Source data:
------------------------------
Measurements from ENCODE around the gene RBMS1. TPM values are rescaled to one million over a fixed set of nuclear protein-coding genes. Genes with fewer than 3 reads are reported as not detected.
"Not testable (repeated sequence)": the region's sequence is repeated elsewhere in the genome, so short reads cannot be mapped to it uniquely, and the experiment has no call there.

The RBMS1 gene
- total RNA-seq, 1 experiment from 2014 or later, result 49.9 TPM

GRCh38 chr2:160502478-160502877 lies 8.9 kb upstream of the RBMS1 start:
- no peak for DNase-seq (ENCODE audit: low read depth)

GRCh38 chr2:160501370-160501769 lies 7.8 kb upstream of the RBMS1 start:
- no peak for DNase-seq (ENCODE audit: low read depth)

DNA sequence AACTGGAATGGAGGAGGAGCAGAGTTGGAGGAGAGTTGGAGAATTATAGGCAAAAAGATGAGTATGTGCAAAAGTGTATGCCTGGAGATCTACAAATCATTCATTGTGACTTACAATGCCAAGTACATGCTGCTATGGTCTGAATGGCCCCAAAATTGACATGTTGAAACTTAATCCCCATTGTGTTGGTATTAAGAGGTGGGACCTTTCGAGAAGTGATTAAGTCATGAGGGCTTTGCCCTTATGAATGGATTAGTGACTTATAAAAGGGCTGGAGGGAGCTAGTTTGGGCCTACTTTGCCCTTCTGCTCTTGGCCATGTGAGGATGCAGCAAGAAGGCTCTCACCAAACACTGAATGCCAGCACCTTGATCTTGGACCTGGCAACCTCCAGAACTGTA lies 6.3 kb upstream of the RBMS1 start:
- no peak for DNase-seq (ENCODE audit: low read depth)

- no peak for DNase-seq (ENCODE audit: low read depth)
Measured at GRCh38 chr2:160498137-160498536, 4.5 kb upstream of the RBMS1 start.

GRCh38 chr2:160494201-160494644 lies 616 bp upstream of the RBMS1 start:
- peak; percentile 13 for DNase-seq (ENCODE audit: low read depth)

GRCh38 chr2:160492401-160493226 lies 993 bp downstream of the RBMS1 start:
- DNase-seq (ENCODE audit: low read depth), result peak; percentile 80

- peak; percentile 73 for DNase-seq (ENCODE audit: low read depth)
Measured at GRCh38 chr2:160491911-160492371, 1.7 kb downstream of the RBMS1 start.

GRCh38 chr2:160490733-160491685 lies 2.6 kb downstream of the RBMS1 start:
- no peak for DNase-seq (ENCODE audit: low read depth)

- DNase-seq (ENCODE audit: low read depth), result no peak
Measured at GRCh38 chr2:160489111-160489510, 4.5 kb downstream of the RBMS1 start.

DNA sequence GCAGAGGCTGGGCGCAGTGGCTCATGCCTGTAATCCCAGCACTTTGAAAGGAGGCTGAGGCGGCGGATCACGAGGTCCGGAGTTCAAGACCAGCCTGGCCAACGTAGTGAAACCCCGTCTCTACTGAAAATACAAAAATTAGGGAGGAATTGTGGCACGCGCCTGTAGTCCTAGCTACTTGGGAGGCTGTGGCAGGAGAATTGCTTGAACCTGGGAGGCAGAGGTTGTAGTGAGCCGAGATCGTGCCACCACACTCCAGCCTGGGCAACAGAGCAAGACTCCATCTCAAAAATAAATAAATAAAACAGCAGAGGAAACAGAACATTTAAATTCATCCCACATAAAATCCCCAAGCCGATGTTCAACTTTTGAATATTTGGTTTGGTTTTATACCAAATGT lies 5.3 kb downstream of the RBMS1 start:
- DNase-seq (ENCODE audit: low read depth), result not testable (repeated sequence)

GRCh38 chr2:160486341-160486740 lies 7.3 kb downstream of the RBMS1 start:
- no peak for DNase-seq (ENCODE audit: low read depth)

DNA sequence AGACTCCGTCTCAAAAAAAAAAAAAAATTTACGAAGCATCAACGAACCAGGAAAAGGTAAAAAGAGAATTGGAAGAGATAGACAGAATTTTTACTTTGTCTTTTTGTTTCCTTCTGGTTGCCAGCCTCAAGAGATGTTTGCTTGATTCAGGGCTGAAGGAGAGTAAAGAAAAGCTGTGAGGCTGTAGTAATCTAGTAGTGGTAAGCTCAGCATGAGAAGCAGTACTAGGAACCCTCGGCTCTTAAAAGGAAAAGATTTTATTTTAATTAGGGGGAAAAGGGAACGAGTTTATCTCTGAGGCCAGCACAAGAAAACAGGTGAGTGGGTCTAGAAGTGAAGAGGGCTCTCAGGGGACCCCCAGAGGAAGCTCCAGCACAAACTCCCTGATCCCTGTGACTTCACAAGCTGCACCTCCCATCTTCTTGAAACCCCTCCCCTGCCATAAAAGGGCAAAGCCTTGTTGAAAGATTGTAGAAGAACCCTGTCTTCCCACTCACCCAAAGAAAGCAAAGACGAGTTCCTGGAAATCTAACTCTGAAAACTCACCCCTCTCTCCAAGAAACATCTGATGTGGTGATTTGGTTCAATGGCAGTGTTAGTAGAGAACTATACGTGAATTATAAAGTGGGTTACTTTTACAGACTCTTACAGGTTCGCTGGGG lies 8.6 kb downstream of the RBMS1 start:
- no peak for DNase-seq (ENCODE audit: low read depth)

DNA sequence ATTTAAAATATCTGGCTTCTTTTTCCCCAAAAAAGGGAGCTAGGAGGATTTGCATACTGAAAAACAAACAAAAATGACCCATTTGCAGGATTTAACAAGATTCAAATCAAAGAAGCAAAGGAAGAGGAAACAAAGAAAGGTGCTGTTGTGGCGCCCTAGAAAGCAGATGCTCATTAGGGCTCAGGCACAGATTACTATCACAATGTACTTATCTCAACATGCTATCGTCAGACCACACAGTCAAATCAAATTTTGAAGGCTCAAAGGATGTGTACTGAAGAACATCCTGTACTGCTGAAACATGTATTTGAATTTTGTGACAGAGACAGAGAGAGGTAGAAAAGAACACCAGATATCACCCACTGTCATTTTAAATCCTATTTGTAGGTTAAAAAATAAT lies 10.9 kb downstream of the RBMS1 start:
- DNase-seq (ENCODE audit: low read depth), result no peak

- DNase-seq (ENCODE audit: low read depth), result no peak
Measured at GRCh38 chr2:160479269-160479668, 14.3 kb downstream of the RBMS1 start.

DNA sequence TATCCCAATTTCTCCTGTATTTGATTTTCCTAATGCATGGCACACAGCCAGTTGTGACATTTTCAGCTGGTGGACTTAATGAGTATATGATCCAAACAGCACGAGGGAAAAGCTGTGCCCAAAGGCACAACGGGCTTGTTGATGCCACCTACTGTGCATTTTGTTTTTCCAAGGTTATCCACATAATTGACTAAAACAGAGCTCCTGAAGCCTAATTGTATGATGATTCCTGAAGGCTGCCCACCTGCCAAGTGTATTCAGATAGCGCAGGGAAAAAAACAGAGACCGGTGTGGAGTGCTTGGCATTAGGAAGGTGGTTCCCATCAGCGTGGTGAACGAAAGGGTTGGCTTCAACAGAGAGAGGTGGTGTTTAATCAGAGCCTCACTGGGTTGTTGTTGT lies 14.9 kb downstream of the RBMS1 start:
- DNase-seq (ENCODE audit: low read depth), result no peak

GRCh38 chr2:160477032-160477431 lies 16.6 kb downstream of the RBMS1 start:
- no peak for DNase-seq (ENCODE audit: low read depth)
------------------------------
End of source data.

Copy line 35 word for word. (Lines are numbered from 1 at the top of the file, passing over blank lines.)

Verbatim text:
GRCh38 chr2:160477032-160477431 lies 16.6 kb downstream of the RBMS1 start: